The Telegraph
Since 1st March, 1999
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Modi sees Pak hand in state

Coimbatore, Aug. 1: Gujarat chief minister Narendra Modi did not agree that the Swaminarayan temple and subsequent developments were offshoots of the communal riots in Gujarat.

“What do you think of the attack on the Indian Parliament'” he asked. “This (terrorism) is a threat to humanity, to the country.”

Modi, who was in the textile town to address a rally of the state BJP, however, traced the roots of recent terrorist attacks in Gujarat to that state being targeted by Pakistan, through the “racket of fake currency, duplicate revenue stamps and the drug mafia”.

Gujarat had become the third area of target of “covert terrorism” after militants had been “defeated” in Punjab and Jammu and Kashmir, Modi argued.

The more recent random bomb blasts in buses were “another form of terrorism”, he said.

Modi pointed out that this was not his first visit to the state, when it was pointed out that some political parties and organisations had objected to his visit to Coimbatore, which had witnessed serial blasts in 1998, fearing that it could trigger a Gujarat-type communal situation in Tamil Nadu.

“Is it not absurd that the daughter of Italy (Congress chief Sonia Gandhi) can move anywhere, but a son of India cannot move'” he asked, referring to the Tamil Nadu Congress’ objection.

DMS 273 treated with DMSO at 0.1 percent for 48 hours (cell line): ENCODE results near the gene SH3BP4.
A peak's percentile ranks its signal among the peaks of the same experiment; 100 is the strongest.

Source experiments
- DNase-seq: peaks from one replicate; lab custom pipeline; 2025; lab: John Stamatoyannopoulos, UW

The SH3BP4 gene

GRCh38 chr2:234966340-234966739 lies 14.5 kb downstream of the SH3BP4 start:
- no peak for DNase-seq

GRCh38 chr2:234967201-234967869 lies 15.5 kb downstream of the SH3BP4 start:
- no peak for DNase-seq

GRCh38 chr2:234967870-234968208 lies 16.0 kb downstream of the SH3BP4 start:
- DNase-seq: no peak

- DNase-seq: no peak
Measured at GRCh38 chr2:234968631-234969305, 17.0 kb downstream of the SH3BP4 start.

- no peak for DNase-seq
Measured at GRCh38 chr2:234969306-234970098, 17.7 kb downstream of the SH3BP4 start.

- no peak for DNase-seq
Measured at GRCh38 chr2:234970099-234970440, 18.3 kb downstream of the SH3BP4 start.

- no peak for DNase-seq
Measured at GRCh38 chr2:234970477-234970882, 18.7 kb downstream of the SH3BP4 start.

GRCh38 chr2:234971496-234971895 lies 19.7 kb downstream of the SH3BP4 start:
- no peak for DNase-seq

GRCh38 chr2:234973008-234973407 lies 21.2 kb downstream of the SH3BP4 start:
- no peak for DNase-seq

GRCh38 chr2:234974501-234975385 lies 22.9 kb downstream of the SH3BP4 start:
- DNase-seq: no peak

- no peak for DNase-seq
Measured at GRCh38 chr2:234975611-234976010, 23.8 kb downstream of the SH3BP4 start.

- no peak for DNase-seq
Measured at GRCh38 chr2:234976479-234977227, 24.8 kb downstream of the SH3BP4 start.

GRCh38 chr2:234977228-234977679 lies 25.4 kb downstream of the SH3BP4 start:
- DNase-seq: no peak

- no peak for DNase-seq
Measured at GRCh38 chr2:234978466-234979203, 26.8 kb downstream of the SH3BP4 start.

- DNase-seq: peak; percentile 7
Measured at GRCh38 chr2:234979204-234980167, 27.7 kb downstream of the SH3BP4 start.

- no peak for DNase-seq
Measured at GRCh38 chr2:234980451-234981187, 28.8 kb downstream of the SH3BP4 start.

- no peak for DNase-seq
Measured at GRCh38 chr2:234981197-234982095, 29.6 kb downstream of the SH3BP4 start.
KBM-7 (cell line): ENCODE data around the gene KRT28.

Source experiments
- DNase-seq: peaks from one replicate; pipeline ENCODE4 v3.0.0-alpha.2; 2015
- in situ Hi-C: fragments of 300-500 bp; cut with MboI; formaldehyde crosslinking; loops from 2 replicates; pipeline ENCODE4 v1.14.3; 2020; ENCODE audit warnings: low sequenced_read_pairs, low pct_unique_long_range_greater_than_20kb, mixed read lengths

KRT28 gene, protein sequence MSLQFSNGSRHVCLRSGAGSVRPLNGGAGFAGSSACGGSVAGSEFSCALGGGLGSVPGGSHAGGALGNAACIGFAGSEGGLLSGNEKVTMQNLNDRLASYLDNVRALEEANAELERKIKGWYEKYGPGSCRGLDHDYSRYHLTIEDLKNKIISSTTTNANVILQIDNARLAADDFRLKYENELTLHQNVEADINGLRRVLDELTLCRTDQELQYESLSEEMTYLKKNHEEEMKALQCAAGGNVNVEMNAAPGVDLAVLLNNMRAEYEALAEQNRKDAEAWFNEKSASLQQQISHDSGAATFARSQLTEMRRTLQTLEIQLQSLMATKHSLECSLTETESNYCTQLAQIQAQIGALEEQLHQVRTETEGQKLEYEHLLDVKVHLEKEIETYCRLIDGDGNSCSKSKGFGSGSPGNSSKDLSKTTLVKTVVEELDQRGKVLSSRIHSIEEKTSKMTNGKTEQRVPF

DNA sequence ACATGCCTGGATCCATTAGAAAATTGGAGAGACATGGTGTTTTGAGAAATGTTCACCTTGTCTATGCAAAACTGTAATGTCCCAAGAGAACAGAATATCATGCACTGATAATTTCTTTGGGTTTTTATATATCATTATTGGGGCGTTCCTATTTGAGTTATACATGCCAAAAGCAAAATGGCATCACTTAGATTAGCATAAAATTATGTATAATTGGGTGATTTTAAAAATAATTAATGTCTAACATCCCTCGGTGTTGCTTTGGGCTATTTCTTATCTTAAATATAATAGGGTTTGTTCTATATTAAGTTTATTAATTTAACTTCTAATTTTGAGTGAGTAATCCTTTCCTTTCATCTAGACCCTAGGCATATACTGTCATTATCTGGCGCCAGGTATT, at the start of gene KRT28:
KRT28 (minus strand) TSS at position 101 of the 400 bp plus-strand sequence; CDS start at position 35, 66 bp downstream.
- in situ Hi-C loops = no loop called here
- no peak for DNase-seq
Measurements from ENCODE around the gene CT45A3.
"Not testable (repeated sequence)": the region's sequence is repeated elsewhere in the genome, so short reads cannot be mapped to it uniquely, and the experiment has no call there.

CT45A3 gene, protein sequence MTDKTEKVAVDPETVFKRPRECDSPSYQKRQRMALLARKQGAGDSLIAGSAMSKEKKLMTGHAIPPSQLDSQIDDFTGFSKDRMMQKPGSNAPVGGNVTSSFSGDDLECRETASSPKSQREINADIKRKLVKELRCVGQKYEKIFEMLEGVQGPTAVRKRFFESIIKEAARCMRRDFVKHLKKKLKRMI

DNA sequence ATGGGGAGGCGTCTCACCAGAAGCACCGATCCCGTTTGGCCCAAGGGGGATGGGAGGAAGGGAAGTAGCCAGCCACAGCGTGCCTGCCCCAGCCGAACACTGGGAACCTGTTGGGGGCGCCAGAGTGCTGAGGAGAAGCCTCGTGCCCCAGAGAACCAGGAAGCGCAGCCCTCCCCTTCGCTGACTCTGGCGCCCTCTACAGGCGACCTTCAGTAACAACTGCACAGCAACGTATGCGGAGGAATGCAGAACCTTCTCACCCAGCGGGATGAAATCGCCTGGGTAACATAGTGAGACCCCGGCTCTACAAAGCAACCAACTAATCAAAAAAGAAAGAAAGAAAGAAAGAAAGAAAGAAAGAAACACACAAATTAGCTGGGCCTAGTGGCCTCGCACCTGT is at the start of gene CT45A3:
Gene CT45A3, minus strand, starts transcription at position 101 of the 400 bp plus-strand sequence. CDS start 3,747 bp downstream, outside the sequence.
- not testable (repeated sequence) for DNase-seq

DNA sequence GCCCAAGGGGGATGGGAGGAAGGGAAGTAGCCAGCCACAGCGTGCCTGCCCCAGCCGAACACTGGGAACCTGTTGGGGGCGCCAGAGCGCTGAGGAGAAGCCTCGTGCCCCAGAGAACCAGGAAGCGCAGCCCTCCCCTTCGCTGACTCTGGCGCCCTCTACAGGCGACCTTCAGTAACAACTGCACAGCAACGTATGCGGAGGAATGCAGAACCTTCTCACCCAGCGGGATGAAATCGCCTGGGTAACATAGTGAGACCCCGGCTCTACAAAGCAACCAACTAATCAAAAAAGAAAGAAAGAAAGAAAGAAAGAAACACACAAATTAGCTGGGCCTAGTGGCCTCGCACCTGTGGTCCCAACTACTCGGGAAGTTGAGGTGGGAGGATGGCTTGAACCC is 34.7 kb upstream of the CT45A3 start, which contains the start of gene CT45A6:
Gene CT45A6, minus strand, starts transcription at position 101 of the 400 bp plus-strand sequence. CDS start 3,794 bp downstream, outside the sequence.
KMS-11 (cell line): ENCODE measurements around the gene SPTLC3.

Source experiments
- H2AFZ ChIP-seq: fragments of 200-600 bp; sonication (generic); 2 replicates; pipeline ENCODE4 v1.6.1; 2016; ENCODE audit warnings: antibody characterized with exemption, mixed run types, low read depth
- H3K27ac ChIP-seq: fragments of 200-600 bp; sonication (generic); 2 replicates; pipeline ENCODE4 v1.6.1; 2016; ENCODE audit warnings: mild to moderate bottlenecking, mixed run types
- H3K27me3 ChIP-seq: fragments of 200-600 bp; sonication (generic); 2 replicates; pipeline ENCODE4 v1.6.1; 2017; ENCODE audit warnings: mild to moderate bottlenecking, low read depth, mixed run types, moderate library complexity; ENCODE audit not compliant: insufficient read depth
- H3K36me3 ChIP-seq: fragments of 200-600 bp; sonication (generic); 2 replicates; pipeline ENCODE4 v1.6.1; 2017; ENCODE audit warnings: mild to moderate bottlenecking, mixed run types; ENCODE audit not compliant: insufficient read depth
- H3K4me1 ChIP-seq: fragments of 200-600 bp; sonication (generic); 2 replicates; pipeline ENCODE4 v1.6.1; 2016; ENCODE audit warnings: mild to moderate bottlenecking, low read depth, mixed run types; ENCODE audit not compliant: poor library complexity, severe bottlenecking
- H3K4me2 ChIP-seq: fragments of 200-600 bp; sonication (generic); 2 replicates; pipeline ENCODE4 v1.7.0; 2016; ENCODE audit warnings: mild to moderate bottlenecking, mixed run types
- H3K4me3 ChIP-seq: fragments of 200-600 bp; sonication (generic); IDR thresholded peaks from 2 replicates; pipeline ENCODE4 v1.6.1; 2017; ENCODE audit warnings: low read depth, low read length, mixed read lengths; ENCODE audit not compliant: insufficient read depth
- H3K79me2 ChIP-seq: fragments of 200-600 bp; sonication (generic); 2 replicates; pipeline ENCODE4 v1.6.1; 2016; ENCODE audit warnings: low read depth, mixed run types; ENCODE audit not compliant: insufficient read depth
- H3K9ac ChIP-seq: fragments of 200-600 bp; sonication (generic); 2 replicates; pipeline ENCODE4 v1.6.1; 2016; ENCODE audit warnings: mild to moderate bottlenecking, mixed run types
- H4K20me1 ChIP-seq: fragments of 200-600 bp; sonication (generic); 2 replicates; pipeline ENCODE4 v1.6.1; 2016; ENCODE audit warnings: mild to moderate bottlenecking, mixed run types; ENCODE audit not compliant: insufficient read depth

Modi said he “respected” Tamil Nadu chief minister Jayalalithaa for her “boldness” and added that only “time will tell” whether his mediation would be required to clinch an alliance between the BJP and the ADMK in Tamil Nadu for the 2004 Lok Sabha polls.

The Gujarat chief minister is scheduled to call on Kanchi Sankaracharya Swami Jayendra Saraswati tomorrow at Kancheepuram on his way back to Ahmedabad through Chennai. He disclosed that he would be going to Geneva in the third week of August to bring the ashes of the late “great revolutionary”, Shamji Krishna Verma, a close associate of Bal Gangadhar Tilak and Veer Savarkar.

In his opening remarks, Modi emphasised on the development agenda he has set before Gujarat — to achieve the 10.20 per cent growth rate expected of it by the Planning Commission in the next five-year plan.

Modi added that he wanted Godhra and post-Godhra to be put behind. “We are now in the second half of 2003 and let us go ahead,” he said.

Nothing like Godhra and its fallout should ever happen again anywhere in the world, Modi said. The Gujarat government is for “for five crore Gujaratis and we do not allow any minority-majority division,” he contended.

The chief minister unveiled the state government’s plans to organise a “very big global event” from September 25 to October 5, which would include NRIs and business leaders from all over the world.

The event would open at Ahmedabad and would be followed by a three-day international business meet there on September 28-30. The last even would be in Kutch on October 4, where an international seminar on disaster management would be held, he said.

The global meet would coincide with Navratri days, a unique cultural treat in Gujarat, he added. “We thus want to combine trade and tradition.”

With this as the focus and the development measures already initiated in Gujarat, “we are now becoming the gateway of prosperity of the country”, claimed the chief minister. He disagreed with the view that despite Gujarat’s high rate of economic growth, communal relations had been strained. “This is an absolutely wrong perception you have,” he told the questioner.

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